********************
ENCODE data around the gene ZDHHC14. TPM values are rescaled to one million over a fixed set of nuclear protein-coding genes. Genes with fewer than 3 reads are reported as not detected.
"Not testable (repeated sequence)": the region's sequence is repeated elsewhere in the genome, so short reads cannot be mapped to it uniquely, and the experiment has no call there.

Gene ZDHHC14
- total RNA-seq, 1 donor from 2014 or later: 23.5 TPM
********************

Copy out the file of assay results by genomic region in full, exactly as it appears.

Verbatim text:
ENCODE data around the gene ZDHHC14. TPM values are rescaled to one million over a fixed set of nuclear protein-coding genes. Genes with fewer than 3 reads are reported as not detected.
"Not testable (repeated sequence)": the region's sequence is repeated elsewhere in the genome, so short reads cannot be mapped to it uniquely, and the experiment has no call there.

Gene ZDHHC14
- total RNA-seq, 1 donor from 2014 or later: 23.5 TPM